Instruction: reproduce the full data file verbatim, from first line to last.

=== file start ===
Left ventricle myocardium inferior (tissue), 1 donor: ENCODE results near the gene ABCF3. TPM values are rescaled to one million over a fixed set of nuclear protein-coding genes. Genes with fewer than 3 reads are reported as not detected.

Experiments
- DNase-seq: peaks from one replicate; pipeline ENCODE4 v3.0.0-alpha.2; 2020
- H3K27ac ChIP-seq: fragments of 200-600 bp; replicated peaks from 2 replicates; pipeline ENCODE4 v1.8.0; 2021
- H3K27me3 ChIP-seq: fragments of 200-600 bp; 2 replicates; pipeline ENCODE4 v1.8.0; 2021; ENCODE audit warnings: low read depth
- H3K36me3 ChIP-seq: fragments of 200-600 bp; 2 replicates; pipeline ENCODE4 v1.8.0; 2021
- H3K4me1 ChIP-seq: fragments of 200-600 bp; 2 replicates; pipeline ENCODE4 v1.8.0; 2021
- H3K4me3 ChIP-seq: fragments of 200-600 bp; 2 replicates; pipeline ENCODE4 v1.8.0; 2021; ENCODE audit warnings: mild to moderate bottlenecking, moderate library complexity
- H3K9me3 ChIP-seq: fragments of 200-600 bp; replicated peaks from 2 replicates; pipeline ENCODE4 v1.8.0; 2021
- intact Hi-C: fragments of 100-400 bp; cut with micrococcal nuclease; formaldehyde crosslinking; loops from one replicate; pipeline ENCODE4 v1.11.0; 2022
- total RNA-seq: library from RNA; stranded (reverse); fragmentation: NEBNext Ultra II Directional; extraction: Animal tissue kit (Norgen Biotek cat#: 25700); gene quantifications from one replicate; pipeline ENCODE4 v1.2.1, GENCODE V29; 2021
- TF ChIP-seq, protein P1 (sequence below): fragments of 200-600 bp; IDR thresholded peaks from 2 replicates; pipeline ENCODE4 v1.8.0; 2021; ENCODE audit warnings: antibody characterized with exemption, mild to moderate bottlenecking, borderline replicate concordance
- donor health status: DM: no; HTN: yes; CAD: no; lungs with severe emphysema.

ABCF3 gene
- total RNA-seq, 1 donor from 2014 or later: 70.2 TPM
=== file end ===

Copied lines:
Left ventricle myocardium inferior (tissue), 1 donor: ENCODE results near the gene ABCF3. TPM values are rescaled to one million over a fixed set of nuclear protein-coding genes. Genes with fewer than 3 reads are reported as not detected.

Experiments
- DNase-seq: peaks from one replicate; pipeline ENCODE4 v3.0.0-alpha.2; 2020
- H3K27ac ChIP-seq: fragments of 200-600 bp; replicated peaks from 2 replicates; pipeline ENCODE4 v1.8.0; 2021
- H3K27me3 ChIP-seq: fragments of 200-600 bp; 2 replicates; pipeline ENCODE4 v1.8.0; 2021; ENCODE audit warnings: low read depth
- H3K36me3 ChIP-seq: fragments of 200-600 bp; 2 replicates; pipeline ENCODE4 v1.8.0; 2021
- H3K4me1 ChIP-seq: fragments of 200-600 bp; 2 replicates; pipeline ENCODE4 v1.8.0; 2021
- H3K4me3 ChIP-seq: fragments of 200-600 bp; 2 replicates; pipeline ENCODE4 v1.8.0; 2021; ENCODE audit warnings: mild to moderate bottlenecking, moderate library complexity
- H3K9me3 ChIP-seq: fragments of 200-600 bp; replicated peaks from 2 replicates; pipeline ENCODE4 v1.8.0; 2021
- intact Hi-C: fragments of 100-400 bp; cut with micrococcal nuclease; formaldehyde crosslinking; loops from one replicate; pipeline ENCODE4 v1.11.0; 2022
- total RNA-seq: library from RNA; stranded (reverse); fragmentation: NEBNext Ultra II Directional; extraction: Animal tissue kit (Norgen Biotek cat#: 25700); gene quantifications from one replicate; pipeline ENCODE4 v1.2.1, GENCODE V29; 2021
- TF ChIP-seq, protein P1 (sequence below): fragments of 200-600 bp; IDR thresholded peaks from 2 replicates; pipeline ENCODE4 v1.8.0; 2021; ENCODE audit warnings: antibody characterized with exemption, mild to moderate bottlenecking, borderline replicate concordance
- donor health status: DM: no; HTN: yes; CAD: no; lungs with severe emphysema.

ABCF3 gene
- total RNA-seq, 1 donor from 2014 or later: 70.2 TPM